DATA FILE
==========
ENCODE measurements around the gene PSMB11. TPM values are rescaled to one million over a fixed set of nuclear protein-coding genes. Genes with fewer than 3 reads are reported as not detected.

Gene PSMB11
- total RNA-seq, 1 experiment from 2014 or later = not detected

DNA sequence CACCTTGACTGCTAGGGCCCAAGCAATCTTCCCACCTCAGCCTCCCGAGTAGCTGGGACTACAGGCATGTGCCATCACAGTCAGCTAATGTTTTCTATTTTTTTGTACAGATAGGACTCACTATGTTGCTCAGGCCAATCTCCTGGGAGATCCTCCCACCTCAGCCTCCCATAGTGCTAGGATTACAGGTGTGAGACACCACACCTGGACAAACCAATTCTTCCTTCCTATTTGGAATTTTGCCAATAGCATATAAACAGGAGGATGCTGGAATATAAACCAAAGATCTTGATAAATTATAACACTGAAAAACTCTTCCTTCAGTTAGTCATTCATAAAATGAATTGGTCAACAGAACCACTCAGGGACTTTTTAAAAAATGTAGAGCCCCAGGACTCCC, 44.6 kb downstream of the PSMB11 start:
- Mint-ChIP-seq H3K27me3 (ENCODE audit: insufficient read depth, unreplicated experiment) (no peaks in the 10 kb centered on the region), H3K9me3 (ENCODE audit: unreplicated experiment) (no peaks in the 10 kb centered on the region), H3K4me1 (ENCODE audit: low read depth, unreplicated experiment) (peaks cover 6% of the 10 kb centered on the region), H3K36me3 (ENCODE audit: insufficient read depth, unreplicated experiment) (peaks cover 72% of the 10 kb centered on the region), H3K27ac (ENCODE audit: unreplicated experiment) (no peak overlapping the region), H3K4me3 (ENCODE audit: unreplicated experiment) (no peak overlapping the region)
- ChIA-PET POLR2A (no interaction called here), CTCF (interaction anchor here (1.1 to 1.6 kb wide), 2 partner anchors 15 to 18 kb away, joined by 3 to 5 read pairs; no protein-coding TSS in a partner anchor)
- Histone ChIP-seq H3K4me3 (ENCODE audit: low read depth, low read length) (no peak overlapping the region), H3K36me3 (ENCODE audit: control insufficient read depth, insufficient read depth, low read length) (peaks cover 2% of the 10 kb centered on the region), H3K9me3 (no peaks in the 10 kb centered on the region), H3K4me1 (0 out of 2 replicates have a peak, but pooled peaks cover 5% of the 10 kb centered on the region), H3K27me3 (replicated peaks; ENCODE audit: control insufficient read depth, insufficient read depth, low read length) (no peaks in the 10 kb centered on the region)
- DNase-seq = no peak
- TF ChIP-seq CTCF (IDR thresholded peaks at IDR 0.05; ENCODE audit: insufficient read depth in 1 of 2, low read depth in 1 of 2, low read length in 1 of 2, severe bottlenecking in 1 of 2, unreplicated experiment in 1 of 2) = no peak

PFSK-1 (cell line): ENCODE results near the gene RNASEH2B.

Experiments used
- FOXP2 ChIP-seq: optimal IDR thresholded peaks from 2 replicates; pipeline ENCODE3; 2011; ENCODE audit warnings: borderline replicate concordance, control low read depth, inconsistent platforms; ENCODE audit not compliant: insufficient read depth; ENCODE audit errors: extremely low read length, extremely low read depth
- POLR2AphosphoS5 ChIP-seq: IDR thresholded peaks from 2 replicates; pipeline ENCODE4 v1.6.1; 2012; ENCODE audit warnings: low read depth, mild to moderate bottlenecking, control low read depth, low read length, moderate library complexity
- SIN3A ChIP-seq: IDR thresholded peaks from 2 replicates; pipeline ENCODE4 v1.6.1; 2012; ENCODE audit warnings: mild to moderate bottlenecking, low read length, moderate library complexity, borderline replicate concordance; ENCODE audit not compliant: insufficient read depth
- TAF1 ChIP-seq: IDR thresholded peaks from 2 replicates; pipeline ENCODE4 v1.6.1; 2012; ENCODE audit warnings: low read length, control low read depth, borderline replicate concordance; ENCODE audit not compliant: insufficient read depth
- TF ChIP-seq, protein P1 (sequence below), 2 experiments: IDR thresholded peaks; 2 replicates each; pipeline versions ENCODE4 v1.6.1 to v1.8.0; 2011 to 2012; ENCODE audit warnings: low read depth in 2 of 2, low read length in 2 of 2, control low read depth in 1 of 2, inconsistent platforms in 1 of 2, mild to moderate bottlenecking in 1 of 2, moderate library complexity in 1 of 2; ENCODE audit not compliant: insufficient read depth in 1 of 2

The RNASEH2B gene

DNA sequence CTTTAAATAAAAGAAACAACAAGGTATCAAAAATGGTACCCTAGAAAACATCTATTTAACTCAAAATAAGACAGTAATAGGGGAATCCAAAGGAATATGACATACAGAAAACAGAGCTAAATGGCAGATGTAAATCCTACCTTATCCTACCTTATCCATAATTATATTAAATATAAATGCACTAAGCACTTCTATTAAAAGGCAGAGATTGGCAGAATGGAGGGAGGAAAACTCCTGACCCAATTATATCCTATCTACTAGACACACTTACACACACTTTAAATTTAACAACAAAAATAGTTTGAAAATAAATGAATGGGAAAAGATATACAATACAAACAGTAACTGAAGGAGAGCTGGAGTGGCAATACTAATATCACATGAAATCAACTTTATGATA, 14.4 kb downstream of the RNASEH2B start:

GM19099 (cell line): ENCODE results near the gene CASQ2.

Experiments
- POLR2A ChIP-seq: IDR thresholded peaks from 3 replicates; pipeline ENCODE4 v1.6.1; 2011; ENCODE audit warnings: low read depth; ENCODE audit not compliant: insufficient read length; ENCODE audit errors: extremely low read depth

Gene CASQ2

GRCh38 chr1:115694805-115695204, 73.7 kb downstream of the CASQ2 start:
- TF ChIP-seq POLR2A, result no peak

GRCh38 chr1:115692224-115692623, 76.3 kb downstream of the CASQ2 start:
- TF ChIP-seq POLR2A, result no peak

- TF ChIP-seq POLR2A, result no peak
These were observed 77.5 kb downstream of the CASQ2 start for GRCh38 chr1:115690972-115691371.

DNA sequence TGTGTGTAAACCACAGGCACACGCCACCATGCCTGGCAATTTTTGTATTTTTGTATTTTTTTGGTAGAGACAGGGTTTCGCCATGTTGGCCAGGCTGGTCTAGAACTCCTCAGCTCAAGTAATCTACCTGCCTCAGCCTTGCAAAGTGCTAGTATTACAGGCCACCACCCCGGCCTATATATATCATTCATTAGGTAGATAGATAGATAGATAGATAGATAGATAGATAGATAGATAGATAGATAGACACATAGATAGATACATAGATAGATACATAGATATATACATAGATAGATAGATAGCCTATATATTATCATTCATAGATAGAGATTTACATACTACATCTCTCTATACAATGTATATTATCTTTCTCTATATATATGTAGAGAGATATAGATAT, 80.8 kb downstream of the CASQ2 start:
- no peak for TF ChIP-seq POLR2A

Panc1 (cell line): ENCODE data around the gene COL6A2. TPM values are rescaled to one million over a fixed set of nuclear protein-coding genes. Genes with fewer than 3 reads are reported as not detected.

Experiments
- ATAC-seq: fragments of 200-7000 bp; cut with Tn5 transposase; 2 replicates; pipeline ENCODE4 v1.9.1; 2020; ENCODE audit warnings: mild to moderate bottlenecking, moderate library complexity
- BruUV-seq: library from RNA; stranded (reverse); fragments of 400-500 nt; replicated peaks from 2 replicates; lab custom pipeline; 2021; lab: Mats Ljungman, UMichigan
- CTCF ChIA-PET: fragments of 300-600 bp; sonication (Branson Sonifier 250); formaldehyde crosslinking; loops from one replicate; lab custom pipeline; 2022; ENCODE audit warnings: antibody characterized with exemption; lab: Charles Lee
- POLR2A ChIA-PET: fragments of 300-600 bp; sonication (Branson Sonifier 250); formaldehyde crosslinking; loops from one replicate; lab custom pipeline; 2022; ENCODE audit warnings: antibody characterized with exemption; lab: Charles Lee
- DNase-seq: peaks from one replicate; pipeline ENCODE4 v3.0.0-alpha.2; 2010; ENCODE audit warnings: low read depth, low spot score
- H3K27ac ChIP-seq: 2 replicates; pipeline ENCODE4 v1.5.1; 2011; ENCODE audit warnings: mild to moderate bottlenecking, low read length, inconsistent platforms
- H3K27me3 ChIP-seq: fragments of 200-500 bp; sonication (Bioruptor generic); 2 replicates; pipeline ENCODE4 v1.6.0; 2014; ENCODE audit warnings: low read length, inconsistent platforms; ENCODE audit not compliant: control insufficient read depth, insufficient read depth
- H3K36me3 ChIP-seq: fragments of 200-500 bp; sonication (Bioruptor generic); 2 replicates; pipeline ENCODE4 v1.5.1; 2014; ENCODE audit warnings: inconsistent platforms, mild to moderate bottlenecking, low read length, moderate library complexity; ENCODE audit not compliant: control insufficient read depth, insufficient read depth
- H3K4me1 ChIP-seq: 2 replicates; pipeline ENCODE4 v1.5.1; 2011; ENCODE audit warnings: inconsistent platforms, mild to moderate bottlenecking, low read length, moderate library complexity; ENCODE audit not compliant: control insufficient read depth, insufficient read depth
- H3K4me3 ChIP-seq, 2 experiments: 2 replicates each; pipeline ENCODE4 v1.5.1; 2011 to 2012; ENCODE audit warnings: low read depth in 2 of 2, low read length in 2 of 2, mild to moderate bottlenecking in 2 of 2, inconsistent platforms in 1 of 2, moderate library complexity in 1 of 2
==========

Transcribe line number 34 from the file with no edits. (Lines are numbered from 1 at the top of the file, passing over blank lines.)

- BruUV-seq: library from RNA; stranded (reverse); fragments of 400-500 nt; replicated peaks from 2 replicates; lab custom pipeline; 2021; lab: Mats Ljungman, UMichigan